One weird unfunded mandate that exposes the disregard for handicapped accessibility in 8-bit video games… tip number 3 will shock you!
Old 8-bit video games typically do not adhere to modern standards of occupational safety or handicapped-accessibility.
The issue we will deal with here is making an old game, in this case, Zelda II for the Nintendo Entertainment System, properly compliant with the Americans with Disabilities Act (ADA) of 1990.
Obviously this will be simplified, since we don’t have to worry about structural stability, proper materials, or material cross-section (or anything three-dimensional) in a game of this style.
Fig 1: This is a screenshot from the late ’80s Nintendo game Zelda II. This is an entrance to specific palace in the game. There are two extremely large “steps” (approximately 3 feet high each) and a human-sized statue on top of a pedestal.
Note that the enormous steps leading up to the palace are not even remotely handicapped-accessible.
(Plus, such large steps are probably also forbidden by municipal building codes.)
As a publicly accessible building, the requirements of the Americans with Disabilities Act could potentially apply to this palace.
We will add a ramp (although alternative solutions exist, such as elevators).
For ADA compliance:
- Ramps must have no greater than a 4.8° incline (1 foot of rise per 12 feet of distance)
- An individual segment of ramp cannot be any longer than 30 feet. Longer segments must be broken up by landings.
- Landings must be at least 5 feet wide.
In this case, for 6 feet of elevation gain, we will need two 30 foot ramps and one ~12 foot ramp. This will require two landings.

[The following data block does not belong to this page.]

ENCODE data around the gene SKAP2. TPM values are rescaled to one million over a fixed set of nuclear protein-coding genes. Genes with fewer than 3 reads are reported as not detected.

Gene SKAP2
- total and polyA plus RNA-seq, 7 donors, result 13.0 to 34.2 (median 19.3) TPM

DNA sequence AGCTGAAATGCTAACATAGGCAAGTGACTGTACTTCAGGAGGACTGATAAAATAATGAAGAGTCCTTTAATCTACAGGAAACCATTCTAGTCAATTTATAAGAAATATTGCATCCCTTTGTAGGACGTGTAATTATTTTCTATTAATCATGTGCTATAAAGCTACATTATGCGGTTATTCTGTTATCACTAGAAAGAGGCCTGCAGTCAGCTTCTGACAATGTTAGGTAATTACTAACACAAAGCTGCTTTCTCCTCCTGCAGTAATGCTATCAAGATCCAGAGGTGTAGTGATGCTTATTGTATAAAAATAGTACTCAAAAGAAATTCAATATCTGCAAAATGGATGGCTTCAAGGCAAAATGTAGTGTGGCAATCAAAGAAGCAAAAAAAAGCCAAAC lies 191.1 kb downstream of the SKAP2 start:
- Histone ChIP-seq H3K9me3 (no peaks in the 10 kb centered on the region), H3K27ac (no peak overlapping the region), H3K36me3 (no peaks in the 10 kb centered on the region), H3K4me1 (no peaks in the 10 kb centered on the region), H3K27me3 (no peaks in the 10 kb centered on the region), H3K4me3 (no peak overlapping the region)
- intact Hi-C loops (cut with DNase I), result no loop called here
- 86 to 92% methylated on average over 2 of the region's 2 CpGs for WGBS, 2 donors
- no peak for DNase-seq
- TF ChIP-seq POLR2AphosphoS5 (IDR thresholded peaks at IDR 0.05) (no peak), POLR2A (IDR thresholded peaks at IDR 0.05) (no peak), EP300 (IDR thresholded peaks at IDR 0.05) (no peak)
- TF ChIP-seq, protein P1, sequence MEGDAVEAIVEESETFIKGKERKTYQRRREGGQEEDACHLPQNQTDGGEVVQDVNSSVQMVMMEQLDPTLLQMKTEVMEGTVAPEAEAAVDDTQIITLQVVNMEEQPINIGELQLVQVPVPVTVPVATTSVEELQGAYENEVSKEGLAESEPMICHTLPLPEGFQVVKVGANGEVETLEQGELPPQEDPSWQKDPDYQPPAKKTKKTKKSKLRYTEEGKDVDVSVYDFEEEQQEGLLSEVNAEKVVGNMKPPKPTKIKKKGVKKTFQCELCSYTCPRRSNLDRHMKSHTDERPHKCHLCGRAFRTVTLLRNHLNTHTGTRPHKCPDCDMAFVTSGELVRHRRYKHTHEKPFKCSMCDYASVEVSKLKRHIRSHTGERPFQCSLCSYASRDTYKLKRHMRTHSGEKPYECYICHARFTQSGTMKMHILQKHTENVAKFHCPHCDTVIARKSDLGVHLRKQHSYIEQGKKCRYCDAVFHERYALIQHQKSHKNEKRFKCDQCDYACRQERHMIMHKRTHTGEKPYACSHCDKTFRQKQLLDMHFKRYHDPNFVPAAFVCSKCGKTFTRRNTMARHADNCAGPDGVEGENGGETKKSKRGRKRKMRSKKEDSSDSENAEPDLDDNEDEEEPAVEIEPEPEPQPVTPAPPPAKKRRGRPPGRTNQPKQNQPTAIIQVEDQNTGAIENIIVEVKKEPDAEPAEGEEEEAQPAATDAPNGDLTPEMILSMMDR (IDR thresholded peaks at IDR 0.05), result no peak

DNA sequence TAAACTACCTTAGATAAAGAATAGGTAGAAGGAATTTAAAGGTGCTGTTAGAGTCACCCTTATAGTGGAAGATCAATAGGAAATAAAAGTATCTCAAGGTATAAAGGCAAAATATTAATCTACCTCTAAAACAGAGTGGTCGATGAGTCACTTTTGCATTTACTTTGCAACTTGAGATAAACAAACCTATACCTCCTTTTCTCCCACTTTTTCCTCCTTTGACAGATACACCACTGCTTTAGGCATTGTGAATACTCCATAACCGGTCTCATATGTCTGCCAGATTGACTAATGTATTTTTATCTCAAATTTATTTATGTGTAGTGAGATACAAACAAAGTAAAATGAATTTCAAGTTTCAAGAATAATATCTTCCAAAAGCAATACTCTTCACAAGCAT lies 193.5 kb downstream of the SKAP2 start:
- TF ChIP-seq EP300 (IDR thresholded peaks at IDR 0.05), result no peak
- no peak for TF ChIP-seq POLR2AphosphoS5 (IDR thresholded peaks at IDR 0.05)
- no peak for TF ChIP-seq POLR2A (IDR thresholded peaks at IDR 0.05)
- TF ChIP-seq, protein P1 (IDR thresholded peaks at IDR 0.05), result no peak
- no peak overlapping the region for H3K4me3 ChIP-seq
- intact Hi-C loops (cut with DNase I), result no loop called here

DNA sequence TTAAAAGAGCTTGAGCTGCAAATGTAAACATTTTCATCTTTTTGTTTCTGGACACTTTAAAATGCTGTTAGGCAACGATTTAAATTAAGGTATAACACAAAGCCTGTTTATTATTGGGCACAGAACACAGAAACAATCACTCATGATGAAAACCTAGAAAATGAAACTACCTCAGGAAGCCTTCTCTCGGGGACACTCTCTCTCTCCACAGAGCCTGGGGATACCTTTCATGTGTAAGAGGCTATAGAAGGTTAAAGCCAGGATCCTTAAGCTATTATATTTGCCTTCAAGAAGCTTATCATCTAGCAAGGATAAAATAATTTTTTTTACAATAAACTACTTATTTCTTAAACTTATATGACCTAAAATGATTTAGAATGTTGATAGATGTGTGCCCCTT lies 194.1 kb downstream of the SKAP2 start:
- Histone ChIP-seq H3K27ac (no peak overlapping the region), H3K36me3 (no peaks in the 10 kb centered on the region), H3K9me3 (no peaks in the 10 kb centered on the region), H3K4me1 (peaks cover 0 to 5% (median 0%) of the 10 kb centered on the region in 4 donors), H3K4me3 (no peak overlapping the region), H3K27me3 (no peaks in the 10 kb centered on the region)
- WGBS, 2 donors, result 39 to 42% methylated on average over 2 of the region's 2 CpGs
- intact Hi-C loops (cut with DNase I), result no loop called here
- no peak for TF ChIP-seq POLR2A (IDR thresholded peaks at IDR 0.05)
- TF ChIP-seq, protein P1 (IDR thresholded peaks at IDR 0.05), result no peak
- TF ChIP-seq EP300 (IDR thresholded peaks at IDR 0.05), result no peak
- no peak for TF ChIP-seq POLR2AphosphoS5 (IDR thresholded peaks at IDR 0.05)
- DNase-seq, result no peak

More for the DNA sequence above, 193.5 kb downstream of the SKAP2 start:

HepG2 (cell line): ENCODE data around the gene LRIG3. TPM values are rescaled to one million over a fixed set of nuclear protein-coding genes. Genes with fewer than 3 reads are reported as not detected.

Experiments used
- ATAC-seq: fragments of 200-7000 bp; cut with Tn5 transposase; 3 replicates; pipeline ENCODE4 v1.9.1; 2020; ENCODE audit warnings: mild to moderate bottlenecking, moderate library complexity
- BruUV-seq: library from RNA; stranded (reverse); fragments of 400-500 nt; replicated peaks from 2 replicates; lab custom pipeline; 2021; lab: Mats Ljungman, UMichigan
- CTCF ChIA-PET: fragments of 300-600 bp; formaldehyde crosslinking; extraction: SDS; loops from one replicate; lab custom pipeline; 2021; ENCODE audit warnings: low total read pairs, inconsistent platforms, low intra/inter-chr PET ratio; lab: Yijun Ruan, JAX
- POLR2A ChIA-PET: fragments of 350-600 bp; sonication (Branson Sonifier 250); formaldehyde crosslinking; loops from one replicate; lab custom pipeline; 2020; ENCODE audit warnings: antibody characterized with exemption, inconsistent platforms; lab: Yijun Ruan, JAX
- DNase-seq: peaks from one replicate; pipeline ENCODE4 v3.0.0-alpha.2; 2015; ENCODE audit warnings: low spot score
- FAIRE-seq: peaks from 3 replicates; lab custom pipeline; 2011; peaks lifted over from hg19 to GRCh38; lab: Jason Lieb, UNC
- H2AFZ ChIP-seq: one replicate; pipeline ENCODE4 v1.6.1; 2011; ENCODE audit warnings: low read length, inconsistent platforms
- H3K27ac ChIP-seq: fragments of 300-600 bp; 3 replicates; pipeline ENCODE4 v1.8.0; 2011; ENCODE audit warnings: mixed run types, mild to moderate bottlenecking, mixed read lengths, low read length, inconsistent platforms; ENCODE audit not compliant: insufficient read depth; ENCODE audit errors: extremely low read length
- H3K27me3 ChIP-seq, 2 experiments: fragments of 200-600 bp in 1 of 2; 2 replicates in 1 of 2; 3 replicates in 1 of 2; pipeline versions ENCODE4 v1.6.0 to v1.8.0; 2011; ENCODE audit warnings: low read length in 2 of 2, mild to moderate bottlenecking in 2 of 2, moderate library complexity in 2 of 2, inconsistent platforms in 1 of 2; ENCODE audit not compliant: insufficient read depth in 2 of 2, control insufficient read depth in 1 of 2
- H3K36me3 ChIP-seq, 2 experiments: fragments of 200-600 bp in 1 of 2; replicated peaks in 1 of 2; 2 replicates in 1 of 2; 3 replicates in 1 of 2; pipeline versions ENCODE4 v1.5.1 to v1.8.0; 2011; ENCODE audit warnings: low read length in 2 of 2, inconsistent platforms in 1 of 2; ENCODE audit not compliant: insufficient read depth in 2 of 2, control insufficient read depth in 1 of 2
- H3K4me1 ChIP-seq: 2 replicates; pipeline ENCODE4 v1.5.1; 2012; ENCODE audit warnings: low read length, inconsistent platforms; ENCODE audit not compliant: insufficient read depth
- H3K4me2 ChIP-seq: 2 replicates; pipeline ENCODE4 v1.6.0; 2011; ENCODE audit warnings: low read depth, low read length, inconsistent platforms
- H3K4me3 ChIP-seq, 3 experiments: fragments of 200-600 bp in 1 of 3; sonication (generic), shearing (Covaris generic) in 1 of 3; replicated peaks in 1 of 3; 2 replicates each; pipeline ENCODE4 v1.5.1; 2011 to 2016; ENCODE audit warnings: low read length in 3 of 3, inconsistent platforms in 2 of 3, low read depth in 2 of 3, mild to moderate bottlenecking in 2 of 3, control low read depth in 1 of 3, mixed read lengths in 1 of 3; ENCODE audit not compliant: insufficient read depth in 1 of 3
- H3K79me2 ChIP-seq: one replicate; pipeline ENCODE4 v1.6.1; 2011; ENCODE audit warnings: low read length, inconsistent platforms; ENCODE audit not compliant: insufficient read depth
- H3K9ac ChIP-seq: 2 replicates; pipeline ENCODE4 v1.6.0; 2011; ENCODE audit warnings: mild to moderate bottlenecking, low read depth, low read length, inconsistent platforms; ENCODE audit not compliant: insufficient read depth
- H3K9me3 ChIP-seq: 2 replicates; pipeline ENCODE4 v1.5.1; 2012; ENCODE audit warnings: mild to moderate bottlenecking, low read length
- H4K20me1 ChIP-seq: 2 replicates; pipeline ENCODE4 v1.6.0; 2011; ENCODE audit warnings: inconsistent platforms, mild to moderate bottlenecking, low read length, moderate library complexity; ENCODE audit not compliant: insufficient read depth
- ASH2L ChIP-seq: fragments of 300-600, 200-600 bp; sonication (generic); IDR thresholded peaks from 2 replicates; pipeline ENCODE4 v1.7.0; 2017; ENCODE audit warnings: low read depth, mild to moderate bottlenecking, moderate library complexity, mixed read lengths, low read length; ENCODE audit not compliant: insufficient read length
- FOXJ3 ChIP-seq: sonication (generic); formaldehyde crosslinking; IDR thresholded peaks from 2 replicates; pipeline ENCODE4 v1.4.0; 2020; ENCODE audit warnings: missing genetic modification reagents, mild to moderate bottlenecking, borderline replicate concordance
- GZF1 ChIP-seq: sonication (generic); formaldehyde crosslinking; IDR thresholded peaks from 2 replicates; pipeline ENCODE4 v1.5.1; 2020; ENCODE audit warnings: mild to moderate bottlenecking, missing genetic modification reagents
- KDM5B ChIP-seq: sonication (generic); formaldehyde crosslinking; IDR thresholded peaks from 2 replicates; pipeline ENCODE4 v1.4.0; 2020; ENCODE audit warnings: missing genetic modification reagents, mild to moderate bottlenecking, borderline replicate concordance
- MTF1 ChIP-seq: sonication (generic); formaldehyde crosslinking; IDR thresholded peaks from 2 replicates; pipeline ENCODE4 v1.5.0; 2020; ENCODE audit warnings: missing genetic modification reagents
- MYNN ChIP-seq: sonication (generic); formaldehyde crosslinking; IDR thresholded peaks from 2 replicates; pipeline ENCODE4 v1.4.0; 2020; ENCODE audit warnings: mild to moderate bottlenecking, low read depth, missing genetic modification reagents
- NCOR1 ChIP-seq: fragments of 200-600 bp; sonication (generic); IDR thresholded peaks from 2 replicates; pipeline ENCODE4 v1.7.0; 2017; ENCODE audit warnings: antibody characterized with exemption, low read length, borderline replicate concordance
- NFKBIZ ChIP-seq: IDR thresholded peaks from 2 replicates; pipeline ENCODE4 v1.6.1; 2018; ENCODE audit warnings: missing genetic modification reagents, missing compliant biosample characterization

Fig 2: With three ramps (and two landings) installed, the palace entrance is now handicapped accessible.
There is still one serious problem—although though the ramp has an acceptable incline and distance, we have created a new death trap for the palace due to the lack of handrails.
The handrail requirements that would apply to the 8-bit Zelda II world include:
- Handrails must be 34–38 inches above ramp surfaces.
- Handrails must end in a 12 inch “loop” beyond the ramp (see diagram).
Fig 3: With proper ramps and handrails, this palace is now one step closer to being ADA accessible. The sprites themselves are all © Nintendo.
It is important to realize that locations in video games may also be visited by characters who cannot jump 8 feet in the air from a standing start.
PROS: Significantly increases quality of life for individuals with mobility problems.
CONS: A classic “unfunded mandate”—imposes significant architectural demands without providing the money to actually perform the construction.